Rajapaksa says his election defeat was a conspiracy as parliament prepares to debate bill limiting presidential powers.
The US secretary of state has said he wants to renew ties with Sri Lanka and urged its new government to work with the UN to ensure an investigation into war crimes met international standards.
John Kerry arrived in Sri Lanka on Saturday, the first time in a decade that a US secretary of state has visited Sri Lanka.
He announced the start of an annual bilateral dialogue and said the US would immediately send experts to advise the new government on economic growth, trade and investment.
“Kerry spoke frequently about the need for the citizens of this island country to not forget their past, and to find a way to reconcile their past grievances,” Al Jazeera’s Rosiland Jordan, reporting from Colombo, said.
“In Sri Lanka, that means squaring political, ethnic and religious differences. It also means trusting each other, something that can’t be legislated.”
Kerry’s visit comes after years of tensions between the US administration and Mahinda Rajapaksa, the former president, over allegations of human rights abuses and war crimes at the end of a long conflict with Tamil separatists, which ended in 2009.
Rajapaksa was unseated by Mathripala Sirisena in a surprise election win in January.
Rajapaksa’s government had also clashed with the UN over its investigation into war atrocities.
At Sirisena’s request, the UN has agreed to delay its report until September.
In a speech to business leaders and activists in Colombo, Kerry said it was important that the new government cooperate with the UN and mount an investigation seen as legitimate within Sri Lanka.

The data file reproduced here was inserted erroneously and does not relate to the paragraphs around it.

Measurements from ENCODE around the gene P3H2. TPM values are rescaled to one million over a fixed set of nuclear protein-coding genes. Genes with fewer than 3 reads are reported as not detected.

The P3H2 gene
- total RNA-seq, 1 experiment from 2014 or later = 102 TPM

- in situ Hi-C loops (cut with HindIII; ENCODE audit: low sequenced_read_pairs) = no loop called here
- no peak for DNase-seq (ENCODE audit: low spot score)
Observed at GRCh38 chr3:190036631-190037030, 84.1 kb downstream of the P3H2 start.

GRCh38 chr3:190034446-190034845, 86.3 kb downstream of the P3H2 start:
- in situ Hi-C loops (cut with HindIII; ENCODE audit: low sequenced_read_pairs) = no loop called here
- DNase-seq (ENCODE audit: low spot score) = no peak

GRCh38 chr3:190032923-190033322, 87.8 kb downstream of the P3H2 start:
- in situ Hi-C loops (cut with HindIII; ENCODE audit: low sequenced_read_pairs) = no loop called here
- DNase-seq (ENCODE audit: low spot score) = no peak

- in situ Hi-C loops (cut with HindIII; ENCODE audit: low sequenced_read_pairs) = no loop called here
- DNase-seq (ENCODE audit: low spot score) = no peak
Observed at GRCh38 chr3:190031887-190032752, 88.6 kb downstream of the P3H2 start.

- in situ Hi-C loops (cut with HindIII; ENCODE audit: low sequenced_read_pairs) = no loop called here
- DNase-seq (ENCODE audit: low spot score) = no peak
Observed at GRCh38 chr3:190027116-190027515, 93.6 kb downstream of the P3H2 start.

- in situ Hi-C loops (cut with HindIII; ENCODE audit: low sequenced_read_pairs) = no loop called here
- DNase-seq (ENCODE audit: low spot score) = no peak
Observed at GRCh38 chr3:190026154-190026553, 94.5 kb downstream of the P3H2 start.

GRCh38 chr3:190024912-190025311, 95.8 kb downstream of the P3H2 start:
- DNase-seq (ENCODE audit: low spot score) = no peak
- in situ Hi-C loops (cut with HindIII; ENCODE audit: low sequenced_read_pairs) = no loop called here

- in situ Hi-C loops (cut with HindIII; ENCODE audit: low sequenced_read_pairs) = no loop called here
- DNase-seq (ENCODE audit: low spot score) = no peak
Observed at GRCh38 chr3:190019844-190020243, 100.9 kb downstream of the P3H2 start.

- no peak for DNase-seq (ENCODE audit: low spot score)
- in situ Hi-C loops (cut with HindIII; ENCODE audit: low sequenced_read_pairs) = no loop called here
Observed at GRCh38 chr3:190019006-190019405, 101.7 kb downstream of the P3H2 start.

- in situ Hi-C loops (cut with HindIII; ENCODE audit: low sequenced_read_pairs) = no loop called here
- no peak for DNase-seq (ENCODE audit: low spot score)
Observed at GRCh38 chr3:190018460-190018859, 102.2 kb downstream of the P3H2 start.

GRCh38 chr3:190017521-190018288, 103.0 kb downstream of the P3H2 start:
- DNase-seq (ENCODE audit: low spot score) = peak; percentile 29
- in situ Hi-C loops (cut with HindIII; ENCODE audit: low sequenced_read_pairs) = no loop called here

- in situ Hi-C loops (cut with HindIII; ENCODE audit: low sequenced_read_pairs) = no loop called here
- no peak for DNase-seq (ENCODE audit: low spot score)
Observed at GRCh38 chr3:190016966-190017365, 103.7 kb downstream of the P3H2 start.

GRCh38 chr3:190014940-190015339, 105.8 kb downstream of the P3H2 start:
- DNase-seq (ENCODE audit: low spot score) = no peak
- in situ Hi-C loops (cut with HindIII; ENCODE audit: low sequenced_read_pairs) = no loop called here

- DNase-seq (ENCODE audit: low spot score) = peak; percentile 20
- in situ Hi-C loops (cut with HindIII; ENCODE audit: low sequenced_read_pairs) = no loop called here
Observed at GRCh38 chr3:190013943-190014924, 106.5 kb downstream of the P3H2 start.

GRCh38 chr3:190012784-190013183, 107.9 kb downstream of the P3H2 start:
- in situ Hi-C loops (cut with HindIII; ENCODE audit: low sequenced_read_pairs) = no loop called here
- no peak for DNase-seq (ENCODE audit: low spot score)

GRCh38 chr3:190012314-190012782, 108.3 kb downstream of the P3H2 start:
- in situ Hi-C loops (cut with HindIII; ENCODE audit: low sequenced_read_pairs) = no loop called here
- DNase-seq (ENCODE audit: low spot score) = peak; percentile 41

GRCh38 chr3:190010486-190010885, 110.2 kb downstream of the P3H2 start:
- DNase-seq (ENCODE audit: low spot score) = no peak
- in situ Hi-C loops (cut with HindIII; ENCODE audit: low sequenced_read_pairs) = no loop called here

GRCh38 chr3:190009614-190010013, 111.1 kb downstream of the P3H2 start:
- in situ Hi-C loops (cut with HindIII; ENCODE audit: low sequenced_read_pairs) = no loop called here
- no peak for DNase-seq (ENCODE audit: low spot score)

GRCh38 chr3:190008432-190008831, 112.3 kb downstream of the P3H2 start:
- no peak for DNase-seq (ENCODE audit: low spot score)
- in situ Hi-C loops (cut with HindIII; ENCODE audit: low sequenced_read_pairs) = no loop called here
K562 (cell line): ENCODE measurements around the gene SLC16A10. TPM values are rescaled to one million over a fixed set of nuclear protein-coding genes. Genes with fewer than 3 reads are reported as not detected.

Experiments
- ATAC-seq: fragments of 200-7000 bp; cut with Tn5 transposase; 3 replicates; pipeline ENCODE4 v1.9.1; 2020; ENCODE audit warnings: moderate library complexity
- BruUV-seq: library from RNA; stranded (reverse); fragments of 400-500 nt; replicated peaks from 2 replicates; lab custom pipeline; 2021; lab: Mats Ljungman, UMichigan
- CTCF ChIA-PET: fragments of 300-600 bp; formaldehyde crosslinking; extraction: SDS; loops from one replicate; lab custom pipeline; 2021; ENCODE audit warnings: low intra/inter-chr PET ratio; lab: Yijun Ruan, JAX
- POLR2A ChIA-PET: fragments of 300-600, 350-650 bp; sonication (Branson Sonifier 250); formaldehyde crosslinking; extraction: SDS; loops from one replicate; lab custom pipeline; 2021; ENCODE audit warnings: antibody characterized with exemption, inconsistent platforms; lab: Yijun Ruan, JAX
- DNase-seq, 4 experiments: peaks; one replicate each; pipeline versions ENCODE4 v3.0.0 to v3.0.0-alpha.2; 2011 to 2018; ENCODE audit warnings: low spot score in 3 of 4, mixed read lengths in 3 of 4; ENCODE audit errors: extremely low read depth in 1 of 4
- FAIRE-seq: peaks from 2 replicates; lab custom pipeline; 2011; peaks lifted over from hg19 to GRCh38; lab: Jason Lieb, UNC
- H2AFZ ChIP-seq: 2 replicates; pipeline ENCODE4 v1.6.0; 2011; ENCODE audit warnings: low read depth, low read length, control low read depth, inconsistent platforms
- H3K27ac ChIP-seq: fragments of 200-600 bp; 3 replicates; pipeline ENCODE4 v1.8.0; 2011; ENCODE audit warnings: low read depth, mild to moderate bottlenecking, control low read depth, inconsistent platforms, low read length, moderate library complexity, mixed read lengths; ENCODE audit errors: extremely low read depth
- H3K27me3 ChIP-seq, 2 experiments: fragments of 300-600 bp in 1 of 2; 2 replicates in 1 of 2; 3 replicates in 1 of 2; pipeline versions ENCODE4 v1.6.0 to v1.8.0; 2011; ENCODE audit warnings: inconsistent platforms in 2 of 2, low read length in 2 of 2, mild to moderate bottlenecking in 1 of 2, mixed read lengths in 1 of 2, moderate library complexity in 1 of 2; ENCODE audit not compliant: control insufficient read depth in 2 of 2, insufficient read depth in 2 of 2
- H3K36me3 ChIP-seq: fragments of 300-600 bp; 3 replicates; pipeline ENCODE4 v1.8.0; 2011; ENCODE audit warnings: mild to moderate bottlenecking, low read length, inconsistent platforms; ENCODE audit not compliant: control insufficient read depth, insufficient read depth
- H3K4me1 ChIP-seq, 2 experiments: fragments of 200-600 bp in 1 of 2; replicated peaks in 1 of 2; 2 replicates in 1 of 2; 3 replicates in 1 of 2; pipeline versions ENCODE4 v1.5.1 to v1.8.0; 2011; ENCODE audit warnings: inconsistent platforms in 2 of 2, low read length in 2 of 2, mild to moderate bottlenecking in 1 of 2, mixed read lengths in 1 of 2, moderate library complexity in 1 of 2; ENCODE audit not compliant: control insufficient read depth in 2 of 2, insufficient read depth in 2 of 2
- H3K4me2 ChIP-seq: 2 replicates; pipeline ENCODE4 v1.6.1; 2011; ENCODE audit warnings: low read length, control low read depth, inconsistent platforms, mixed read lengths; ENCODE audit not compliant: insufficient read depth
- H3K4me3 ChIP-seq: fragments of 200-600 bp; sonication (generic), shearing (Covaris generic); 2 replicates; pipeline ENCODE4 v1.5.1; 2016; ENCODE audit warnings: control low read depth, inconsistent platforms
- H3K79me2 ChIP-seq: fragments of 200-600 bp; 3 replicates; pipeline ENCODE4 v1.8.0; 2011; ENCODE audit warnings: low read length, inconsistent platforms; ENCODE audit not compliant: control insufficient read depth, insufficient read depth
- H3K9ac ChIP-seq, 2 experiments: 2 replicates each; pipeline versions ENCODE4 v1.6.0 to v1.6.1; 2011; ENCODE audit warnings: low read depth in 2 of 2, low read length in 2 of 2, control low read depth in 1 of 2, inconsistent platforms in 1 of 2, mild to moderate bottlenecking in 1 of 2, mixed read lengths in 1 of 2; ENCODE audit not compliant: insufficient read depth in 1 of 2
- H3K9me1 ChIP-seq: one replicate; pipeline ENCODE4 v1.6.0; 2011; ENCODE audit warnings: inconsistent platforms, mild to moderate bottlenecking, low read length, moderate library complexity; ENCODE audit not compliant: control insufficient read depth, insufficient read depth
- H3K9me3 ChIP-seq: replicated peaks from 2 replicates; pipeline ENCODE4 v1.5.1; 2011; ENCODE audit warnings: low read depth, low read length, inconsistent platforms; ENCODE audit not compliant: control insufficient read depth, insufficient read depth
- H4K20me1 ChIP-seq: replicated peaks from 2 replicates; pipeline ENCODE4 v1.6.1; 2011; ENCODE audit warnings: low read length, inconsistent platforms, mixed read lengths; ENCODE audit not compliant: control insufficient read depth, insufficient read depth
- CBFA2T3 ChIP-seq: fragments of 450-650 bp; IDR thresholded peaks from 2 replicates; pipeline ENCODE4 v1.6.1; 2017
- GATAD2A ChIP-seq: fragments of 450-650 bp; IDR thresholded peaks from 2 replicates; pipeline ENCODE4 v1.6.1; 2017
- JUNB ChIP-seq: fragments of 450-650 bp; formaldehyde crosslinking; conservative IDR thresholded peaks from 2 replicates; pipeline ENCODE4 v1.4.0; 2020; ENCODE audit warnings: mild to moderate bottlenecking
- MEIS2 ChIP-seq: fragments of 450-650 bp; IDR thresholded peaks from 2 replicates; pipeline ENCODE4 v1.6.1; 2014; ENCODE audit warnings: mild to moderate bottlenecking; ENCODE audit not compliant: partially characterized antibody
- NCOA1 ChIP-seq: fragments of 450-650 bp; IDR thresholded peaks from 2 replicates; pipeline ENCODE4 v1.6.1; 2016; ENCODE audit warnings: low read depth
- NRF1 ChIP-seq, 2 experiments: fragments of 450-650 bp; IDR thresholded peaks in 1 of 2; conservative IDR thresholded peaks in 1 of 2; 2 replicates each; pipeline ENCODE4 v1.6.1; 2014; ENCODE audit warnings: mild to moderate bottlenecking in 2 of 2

He said a process of reconciliation was needed to heal the wounds of more than two decades of war.
Kerry also urged the government to release all remaining political prisoners and work with international organisations to investigate missing persons cases.
“Sri Lanka is at a pivotal point. Peace has come but true reconciliation will take time,” Kerry said.
Kerry briefly met Sirisena and later Ranil Wickremesinghe, the prime minister.
He was expected to meet R Sampanthan, who heads the main ethnic Tamil political party, on Sunday before going on to Kenya for his next stop.
Kerry said the US was not seeking to meddle in Sri Lanka’s internal affairs.
“Everything we are talking about, we are offering, not demanding, everything we have suggested is exactly that, a suggestion,” he said.
Rajapaksa had also established strong ties with China during his term.